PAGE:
Thursday, October 20, 2011

Just down the road

I like books in a series, I like following a beloved character through a series of adventures even if one (or more) of those adventures might involve a bit of a wrong turn ... a bit of a reading slog. Sometimes, though, I can't deny the satisfaction (and yes, relief) in knowing that I don't have to read any more about them. That's what I thought about Peter Kenzie and Angie Gennaro. It was Gone, Baby, Gone and they were ... gone. Until now ... when I think they are really gone. Yes, Dennis Lehane had one more book to write, Moonlight Mile. [grrr...] (Now I didn't read Gone, Baby, Gone until 12 years after it was published --in 2010 -- so my relief-turning-to-horror at having to pick up the Kenzie/Gennaro story again was relatively mild compared, I'm sure, to some readers.)

Twelve years ago, Peter and Angie -- private investigators and partners in life -- split up over the conclusion of a case of a kidnapped toddler. Peter insisted on returning the child, Amanda McCready, to her negligent, possibly criminal, mother; while Angie thought Amanda should remain with the loving couple who thought they knew better and had removed her from said mother. Peter and Angie reconciled, married and had a daughter of their own, Gabriella. Gabby is four, the same age Amanda was when she was taken. Peter is the family breadwinner and he has taken more than one investigation that rubs up against his moral compass. Angie is chafing at her role as stay-at-home mom. The family needs health insurance.

But when Amanda's aunt Bea calls them again, telling them that Amanda is missing again, Peter knows he's got to find her. In proper P.I. fashion, the case multiplies in complexity, involving drugs, gambling, identity theft, black-market babies, the Russian mob, and more than one set of misbegotten parents. Through it all, Peter retains his unflappable wit and sarcastic repartee -- even when his own family is threatened. Order is returned, and I'm pretty sure that Peter and Angie will not be returning again. But only pretty sure ...

The novel has an elegiac feel -- the economy sucks, fall is melting into winter, old wrongs must be righted, parenthood bring new priorities. But it also felt a little rushed, the characters seem flat, the villains are cartoons. And speaking of cartoons, Bubba -- the lovable psychopath -- is mostly offstage and when he's on, it's as if Lehane tried to crowbar him into the story. I mean, they put him in charge of hustling Gabby out of the story so Peter and Angie can kick butt. I think Lehane remained haunted by what he did to Amanda, so he had to work it out. And now that he's a wildly successful author, his publisher said, "Whatever you want!"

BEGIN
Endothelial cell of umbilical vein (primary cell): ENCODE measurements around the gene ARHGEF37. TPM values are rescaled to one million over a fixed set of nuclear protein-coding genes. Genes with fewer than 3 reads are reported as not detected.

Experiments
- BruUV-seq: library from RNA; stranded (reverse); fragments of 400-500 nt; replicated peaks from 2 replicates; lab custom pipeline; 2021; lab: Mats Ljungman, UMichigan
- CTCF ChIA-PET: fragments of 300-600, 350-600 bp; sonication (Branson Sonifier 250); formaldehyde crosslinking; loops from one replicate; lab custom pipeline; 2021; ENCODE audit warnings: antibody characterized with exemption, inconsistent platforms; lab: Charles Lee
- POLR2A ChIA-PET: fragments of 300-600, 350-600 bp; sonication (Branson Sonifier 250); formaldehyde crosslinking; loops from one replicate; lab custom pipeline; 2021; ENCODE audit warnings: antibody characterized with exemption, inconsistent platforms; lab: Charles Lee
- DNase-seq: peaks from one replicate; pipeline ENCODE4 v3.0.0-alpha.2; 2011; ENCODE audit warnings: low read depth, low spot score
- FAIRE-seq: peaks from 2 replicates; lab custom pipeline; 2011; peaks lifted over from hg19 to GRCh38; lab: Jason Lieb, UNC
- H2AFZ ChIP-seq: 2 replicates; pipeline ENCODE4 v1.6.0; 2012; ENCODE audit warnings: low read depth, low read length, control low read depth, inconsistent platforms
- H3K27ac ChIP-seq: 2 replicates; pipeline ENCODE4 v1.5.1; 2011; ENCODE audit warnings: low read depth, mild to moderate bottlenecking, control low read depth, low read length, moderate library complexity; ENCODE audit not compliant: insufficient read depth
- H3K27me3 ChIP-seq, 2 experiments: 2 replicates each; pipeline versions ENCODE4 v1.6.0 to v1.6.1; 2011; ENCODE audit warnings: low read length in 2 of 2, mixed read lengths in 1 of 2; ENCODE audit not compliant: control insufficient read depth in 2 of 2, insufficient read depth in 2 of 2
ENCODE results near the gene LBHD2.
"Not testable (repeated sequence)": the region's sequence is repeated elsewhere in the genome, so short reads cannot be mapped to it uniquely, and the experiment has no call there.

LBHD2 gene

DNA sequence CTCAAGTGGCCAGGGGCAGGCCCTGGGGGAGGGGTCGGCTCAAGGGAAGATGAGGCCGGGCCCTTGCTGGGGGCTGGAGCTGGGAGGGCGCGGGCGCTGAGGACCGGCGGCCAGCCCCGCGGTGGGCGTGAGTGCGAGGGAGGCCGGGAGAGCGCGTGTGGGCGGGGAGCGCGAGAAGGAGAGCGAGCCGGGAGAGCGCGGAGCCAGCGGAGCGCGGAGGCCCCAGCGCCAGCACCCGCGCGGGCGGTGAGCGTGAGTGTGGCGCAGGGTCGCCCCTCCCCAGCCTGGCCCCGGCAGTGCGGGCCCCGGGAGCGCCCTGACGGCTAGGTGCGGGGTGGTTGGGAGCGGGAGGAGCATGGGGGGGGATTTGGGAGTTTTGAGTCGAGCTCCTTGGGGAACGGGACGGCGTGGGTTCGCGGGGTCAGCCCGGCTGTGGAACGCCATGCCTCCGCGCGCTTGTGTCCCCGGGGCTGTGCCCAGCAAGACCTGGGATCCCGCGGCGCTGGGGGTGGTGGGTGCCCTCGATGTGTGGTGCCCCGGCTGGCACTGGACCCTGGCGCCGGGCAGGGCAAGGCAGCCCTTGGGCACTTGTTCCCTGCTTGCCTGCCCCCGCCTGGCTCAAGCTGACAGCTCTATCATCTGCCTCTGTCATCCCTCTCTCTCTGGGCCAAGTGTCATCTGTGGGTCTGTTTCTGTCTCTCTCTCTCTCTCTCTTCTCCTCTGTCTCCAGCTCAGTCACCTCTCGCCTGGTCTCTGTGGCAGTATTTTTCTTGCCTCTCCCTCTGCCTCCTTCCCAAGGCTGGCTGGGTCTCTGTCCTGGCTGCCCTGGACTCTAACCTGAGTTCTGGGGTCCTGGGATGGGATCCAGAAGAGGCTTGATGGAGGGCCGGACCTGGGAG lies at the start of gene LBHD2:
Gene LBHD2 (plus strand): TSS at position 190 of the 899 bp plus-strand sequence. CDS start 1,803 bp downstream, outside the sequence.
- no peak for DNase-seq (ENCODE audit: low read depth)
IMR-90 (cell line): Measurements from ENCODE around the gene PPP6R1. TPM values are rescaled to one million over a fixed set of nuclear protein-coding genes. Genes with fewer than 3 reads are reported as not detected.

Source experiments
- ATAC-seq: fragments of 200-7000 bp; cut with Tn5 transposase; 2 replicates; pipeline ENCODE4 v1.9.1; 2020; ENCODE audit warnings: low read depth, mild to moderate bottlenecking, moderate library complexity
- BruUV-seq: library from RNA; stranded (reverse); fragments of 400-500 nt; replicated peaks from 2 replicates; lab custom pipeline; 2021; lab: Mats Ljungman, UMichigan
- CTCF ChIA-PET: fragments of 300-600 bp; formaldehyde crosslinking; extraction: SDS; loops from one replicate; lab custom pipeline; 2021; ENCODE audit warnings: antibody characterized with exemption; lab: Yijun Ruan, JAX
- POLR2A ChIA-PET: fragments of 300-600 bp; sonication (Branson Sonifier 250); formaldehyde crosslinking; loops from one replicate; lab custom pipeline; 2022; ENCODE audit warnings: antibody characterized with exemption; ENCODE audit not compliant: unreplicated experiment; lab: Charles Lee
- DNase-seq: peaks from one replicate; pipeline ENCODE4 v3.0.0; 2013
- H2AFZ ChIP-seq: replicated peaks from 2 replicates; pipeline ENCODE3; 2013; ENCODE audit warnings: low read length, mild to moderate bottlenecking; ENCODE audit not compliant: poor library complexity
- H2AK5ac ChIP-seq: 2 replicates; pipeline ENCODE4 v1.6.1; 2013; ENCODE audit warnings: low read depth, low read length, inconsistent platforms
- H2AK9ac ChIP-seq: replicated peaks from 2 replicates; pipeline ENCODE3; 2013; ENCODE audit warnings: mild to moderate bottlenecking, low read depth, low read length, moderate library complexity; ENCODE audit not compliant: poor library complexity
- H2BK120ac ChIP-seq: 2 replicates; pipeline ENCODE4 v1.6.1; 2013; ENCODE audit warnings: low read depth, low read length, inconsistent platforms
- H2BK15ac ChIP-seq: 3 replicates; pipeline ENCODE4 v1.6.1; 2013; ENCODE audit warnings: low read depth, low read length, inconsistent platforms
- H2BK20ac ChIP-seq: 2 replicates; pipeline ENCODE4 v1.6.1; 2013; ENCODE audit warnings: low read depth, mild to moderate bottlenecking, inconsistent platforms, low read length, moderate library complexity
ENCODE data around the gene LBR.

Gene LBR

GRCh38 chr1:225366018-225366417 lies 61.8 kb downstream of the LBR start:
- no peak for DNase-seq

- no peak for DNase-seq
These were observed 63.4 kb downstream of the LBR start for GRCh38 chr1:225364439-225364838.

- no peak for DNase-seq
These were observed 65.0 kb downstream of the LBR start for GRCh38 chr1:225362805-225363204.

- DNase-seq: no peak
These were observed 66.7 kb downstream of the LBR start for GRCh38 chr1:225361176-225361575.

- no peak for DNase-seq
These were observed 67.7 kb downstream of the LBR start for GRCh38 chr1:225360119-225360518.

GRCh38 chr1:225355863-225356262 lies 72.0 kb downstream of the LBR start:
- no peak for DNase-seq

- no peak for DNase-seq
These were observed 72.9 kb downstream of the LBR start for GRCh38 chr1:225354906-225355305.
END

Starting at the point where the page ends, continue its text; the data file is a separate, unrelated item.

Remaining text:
Which isn't to say that the audiobook isn't terrific. It is. It might be as good as the Lehane novel I listened to earlier this year. The narrator, Jonathan Davis, was a revelation. I listened to him read something else earlier this year and it was utterly unmemorable (or rather, memorable for the wrong reasons); I can't remember a thing about his narration. But here, he's amazing. First of all, he sounds completely, authentically white working class Boston as he reads Patrick's first-person narrative. It's unforced and consistent. Angie speaks similarly, but her delivery sounds female. Even Gabby's origins are clear, and Davis keeps her from becoming cute or cloying.

The Russian mobsters afford Davis the opportunity to flash some other accents. While they are pretty scary as mobsters go, the accents tend to make them somewhat comical. Still, Davis is consistent.

In addition to his command of a variety of accents and characters (there's a Boston Brahmin in there, some Latinos, a lesbian from Vermont and an annoying fitness guru among others), Davis sets the right tone for the novel. Patrick's quiet relating of the story is told in a reserved voice that leaves a listener in no doubt of how aware he is that he's turning the corner and moving on.

Discovering that Jonathan Davis was not the average audiobook reader I thought he was proves cautionary. I look back at a post about yet another book that I heard him read and I was somewhat complimentary. A successful narration really does mean that the reader is matched with the right material. Moonlight Mile is a good match.

[A cross from Belarus plays an important role in the novel. This Belarussian postage stamp depicts the Cross of Saint Euphrosyne. The image was provided by G. Komlew and was retrieved from Wikimedia Commons.]

Moonlight Mile by Dennis Lehane
Narrated by Jonathan Davis
Recorded Books, 2010. 8:45

Finally all caught up! Ten books (86.5 hours) listened to in 30 days ... blogged in 10 days!!


Bob said...

I have also had mixed results with Davis as a narrator, somethings I love him in, others he is horribly miscast.

I am quite excited that Harper released all the back list of this series. I plan to listen to the whole series eventually, so I'm glad to hear you enjoyed this one, and that Davis worked as a narrator.

dog eared copy said...

I just listened to the first-in-series, A Drink Before the War; and I had very mixed feelings about the narration. I liked his light, almost Ben Affleckian accent for Patrick Kenzie; but his other character work suffered from a lack of an ear for the cadence and idiom. I heard him in another book, The Oxford Murders (by Guillermo Martinez) and, there too, his staid delivery kinda underwhelmed me. I'm very much on the fence about pursuing the Kenzie/Gennaro series in audio; but one way or another, I'm definitely going to read more Lehane :-)